The CSI Effect – Expectations Vs Limitations

by James Zjalic

Much has been written about the CSI phenomenon within digital forensics circles, but is there a way we as experts can reduce this effect, maybe not globally but at least amongst our own clients? In just the last couple of weeks, I’ve had requests to enhance a speaker on the other end of the phone, on a recording in which the voice on the other end of the phone sounded like something you would hear on a cartoon. It had the rhythm of somebody speaking but that’s about all it had going for it. Another request asked to enhance a video recording in which the two individuals were seated at a distance, in a dark room, with sunlight streaming through a window across the camera lens and a lamp in front of one of the individuals faces. A third and final example is being asked to enhance the screen of a mobile phone from pictures of said mobile phone. That shouldn’t be a problem you think. Until you consider the pictures were being taken from distances of over a meter of a phone that was turned away from the camera lens.

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File timestamps are used by forensics practitioners as a fundamental artifact. For example, the creation of user files can show traces of user activity, while system files, like configuration and log files, typically reveal when a program was run.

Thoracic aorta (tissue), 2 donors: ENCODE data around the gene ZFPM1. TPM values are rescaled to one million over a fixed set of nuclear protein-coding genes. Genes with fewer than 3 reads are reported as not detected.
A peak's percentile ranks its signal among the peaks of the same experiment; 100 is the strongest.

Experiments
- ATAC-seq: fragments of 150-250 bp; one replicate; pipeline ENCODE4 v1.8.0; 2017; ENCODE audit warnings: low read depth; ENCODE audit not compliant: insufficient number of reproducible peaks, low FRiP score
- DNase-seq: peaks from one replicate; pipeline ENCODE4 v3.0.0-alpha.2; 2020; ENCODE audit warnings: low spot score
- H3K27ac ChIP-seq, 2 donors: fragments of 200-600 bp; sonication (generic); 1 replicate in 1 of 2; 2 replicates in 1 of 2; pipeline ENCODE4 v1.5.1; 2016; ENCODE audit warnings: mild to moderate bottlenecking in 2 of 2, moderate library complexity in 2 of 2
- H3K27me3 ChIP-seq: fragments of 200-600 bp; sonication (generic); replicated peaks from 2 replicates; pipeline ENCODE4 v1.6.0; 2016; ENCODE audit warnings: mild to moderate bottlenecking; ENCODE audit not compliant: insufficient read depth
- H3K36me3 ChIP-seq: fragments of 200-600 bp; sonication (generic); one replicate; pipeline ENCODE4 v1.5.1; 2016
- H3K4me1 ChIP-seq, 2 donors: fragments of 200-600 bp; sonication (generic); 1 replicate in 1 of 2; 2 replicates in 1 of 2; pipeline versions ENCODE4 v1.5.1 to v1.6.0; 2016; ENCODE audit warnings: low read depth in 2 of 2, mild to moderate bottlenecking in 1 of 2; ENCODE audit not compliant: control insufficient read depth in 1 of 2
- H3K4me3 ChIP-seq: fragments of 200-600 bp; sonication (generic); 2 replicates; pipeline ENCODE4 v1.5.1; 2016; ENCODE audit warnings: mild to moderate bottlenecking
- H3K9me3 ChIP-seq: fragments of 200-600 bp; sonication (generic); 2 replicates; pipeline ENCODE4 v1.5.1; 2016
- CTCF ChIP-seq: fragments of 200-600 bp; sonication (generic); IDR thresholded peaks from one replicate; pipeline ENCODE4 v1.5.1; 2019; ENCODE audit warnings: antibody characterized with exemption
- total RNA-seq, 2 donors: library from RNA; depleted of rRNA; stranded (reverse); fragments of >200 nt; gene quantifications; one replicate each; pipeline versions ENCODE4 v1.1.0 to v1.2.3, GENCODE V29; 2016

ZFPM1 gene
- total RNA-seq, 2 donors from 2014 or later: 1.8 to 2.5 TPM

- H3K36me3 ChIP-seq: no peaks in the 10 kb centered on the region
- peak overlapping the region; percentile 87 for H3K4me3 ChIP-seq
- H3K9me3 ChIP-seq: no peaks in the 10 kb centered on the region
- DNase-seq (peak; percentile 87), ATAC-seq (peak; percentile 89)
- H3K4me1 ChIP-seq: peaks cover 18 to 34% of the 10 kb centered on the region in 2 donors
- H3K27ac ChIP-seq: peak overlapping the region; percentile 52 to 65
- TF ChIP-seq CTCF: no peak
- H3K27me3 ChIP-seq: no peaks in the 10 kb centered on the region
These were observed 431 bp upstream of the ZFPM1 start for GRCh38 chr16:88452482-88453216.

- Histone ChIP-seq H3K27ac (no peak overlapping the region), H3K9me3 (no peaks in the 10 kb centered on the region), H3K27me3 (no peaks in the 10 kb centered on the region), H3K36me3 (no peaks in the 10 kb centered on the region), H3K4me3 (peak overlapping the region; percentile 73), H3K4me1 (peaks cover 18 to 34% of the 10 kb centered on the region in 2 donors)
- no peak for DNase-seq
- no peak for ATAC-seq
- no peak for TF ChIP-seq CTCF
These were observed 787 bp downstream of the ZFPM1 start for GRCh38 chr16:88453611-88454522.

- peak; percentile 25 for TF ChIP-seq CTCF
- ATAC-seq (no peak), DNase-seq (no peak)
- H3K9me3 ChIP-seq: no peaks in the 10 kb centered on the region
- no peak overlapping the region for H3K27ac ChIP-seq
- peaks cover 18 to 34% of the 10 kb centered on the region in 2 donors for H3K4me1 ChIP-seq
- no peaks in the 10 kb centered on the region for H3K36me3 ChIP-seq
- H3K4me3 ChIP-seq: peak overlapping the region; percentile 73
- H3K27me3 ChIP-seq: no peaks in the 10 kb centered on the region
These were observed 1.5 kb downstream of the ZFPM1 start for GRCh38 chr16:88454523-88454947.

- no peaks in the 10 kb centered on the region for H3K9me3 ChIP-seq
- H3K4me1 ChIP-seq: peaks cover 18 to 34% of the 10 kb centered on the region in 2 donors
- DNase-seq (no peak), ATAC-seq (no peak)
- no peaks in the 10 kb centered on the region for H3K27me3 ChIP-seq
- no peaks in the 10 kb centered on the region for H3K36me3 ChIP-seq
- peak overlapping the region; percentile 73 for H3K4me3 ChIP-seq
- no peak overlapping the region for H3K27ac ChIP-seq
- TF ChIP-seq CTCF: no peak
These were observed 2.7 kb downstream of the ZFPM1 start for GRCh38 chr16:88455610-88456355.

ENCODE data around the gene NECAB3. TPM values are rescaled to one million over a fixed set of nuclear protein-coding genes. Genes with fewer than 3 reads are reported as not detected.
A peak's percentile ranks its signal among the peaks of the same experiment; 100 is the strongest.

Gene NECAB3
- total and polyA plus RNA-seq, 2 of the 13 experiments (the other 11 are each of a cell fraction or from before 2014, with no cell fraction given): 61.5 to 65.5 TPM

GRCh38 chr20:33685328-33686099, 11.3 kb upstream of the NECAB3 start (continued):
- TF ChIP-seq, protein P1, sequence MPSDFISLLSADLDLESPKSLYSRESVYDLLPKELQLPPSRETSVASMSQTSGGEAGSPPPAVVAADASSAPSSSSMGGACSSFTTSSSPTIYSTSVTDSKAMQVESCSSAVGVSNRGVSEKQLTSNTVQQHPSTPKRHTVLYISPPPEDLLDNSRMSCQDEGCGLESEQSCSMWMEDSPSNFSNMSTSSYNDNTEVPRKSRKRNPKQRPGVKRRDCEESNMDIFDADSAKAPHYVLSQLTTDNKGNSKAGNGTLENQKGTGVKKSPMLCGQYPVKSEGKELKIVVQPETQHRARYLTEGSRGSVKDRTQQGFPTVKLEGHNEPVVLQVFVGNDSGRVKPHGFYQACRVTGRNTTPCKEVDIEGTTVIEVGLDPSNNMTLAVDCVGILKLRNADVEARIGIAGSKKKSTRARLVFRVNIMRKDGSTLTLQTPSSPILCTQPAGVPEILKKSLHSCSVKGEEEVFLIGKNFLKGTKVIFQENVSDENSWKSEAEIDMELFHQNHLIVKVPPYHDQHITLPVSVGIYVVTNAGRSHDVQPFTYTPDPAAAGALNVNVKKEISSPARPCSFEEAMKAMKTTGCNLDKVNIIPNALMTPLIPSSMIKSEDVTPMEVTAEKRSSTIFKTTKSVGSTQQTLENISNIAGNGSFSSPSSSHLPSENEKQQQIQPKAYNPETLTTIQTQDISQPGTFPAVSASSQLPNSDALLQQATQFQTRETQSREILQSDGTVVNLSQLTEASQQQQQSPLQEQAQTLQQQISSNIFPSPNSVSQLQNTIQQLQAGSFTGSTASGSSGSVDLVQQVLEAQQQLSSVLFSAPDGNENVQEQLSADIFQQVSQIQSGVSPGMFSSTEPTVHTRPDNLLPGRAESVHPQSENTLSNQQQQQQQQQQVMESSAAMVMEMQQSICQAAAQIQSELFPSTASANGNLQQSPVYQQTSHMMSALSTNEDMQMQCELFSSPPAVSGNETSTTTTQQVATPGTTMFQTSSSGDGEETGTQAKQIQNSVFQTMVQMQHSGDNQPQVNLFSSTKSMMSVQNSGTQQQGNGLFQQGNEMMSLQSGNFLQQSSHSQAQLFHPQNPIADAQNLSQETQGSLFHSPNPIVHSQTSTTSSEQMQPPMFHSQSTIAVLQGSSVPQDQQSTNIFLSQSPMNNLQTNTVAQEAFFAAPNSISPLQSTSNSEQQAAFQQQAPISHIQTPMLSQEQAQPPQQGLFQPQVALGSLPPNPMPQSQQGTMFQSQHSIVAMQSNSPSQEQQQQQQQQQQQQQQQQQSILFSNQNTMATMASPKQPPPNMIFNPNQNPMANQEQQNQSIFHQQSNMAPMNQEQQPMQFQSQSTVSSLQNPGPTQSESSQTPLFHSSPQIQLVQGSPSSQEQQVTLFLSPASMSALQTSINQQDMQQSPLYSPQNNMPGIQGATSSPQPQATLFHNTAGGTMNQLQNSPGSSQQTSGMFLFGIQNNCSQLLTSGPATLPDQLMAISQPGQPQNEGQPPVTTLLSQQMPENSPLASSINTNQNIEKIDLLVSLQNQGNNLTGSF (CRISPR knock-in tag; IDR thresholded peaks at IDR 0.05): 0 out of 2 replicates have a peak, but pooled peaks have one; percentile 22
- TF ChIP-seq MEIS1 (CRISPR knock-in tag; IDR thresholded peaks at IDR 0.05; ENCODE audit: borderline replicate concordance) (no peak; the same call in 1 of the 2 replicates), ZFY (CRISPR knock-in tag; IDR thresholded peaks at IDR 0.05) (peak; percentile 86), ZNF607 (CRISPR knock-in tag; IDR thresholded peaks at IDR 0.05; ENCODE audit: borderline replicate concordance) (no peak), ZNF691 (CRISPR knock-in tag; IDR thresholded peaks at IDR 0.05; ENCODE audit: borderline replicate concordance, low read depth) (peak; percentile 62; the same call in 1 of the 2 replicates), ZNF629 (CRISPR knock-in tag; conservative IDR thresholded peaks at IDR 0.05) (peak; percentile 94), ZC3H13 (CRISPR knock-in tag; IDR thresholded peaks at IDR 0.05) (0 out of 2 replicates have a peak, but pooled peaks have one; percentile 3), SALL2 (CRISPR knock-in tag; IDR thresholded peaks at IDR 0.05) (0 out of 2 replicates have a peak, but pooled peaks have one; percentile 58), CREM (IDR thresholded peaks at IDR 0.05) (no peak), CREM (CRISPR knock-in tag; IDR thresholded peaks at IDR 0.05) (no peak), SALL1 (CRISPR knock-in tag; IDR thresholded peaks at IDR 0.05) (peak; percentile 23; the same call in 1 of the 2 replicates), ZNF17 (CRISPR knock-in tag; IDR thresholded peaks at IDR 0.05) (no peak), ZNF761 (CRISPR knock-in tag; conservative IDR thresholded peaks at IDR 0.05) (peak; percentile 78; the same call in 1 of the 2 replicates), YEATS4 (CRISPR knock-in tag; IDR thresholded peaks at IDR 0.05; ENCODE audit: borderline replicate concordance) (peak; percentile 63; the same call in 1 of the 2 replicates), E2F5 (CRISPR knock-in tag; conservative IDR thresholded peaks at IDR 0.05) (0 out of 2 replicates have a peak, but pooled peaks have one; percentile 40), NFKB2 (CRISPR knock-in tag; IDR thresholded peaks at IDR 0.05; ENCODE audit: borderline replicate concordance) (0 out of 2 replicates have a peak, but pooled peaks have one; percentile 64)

Despite timestamps being ubiquitous, the understanding of their exact meaning is mostly overlooked in favor of fully-automated, correlation-based approaches. Existing work for practitioners aims at understanding Windows and is not directly applicable to Unix-like systems.

In this paper, we review how each layer of the software stack (kernel, file system, libraries, application) influences MACB timestamps on Unix systems such as Linux, OpenBSD, FreeBSD and macOS.

We examine how POSIX specifies the timestamp behavior and propose a framework for automatically profiling OS kernels, user mode libraries and applications, including compliance checks against POSIX.

Our implementation covers four different operating systems, the GIO and Qt library, as well as several user mode applications and is released as open-source.

Based on 187 compliance tests and automated profiling covering common file operations, we found multiple unexpected and non-compliant behaviors, both on common operations and in edge cases.

Furthermore, we provide tables summarizing timestamp behavior aimed to be used by practitioners as a quick-reference.

Learn more: https://dfrws.org/presentation/a-systematic-approach-to-understanding-macb-timestamps-on-unixlike-systems/

YouTube Video UCQajlJPesqmyWJDN52AZI4Q_i0zd7HtluzY

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